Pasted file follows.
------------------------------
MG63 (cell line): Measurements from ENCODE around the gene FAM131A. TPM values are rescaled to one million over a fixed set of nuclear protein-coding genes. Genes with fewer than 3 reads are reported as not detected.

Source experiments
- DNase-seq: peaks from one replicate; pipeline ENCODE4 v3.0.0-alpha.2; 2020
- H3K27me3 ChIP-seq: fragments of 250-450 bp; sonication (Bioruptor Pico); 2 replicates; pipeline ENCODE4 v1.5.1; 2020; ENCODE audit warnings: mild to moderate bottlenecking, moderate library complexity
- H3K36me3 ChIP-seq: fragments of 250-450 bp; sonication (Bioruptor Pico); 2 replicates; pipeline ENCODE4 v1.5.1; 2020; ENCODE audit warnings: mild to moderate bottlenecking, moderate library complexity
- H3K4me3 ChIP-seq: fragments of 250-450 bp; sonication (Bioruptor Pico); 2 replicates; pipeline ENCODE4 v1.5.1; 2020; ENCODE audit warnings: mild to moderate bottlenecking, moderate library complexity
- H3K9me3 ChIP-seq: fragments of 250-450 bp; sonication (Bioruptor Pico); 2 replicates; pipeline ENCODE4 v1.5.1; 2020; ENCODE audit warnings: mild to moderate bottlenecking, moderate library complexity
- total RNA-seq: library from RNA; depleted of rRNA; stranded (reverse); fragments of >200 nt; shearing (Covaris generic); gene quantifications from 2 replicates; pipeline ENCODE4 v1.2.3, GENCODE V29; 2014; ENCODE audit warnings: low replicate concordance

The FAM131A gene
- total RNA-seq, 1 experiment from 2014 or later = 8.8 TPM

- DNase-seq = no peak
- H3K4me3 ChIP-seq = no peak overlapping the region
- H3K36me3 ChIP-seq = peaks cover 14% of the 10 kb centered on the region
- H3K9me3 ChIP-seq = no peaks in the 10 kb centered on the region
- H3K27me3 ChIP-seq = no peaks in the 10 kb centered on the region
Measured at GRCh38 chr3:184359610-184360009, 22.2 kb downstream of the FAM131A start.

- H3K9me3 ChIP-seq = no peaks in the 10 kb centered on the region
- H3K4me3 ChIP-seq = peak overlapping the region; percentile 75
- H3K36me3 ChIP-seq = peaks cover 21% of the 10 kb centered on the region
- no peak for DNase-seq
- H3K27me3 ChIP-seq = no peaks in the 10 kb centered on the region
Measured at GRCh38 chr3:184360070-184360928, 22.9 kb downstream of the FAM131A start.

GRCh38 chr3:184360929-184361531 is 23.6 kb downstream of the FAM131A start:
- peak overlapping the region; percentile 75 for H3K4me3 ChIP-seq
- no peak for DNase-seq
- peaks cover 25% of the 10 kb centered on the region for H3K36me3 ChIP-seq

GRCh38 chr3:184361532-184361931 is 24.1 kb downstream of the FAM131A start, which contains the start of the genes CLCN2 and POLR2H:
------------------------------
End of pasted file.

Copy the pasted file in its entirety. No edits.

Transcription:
MG63 (cell line): Measurements from ENCODE around the gene FAM131A. TPM values are rescaled to one million over a fixed set of nuclear protein-coding genes. Genes with fewer than 3 reads are reported as not detected.

Source experiments
- DNase-seq: peaks from one replicate; pipeline ENCODE4 v3.0.0-alpha.2; 2020
- H3K27me3 ChIP-seq: fragments of 250-450 bp; sonication (Bioruptor Pico); 2 replicates; pipeline ENCODE4 v1.5.1; 2020; ENCODE audit warnings: mild to moderate bottlenecking, moderate library complexity
- H3K36me3 ChIP-seq: fragments of 250-450 bp; sonication (Bioruptor Pico); 2 replicates; pipeline ENCODE4 v1.5.1; 2020; ENCODE audit warnings: mild to moderate bottlenecking, moderate library complexity
- H3K4me3 ChIP-seq: fragments of 250-450 bp; sonication (Bioruptor Pico); 2 replicates; pipeline ENCODE4 v1.5.1; 2020; ENCODE audit warnings: mild to moderate bottlenecking, moderate library complexity
- H3K9me3 ChIP-seq: fragments of 250-450 bp; sonication (Bioruptor Pico); 2 replicates; pipeline ENCODE4 v1.5.1; 2020; ENCODE audit warnings: mild to moderate bottlenecking, moderate library complexity
- total RNA-seq: library from RNA; depleted of rRNA; stranded (reverse); fragments of >200 nt; shearing (Covaris generic); gene quantifications from 2 replicates; pipeline ENCODE4 v1.2.3, GENCODE V29; 2014; ENCODE audit warnings: low replicate concordance

The FAM131A gene
- total RNA-seq, 1 experiment from 2014 or later = 8.8 TPM

- DNase-seq = no peak
- H3K4me3 ChIP-seq = no peak overlapping the region
- H3K36me3 ChIP-seq = peaks cover 14% of the 10 kb centered on the region
- H3K9me3 ChIP-seq = no peaks in the 10 kb centered on the region
- H3K27me3 ChIP-seq = no peaks in the 10 kb centered on the region
Measured at GRCh38 chr3:184359610-184360009, 22.2 kb downstream of the FAM131A start.

- H3K9me3 ChIP-seq = no peaks in the 10 kb centered on the region
- H3K4me3 ChIP-seq = peak overlapping the region; percentile 75
- H3K36me3 ChIP-seq = peaks cover 21% of the 10 kb centered on the region
- no peak for DNase-seq
- H3K27me3 ChIP-seq = no peaks in the 10 kb centered on the region
Measured at GRCh38 chr3:184360070-184360928, 22.9 kb downstream of the FAM131A start.

GRCh38 chr3:184360929-184361531 is 23.6 kb downstream of the FAM131A start:
- peak overlapping the region; percentile 75 for H3K4me3 ChIP-seq
- no peak for DNase-seq
- peaks cover 25% of the 10 kb centered on the region for H3K36me3 ChIP-seq

GRCh38 chr3:184361532-184361931 is 24.1 kb downstream of the FAM131A start, which contains the start of the genes CLCN2 and POLR2H: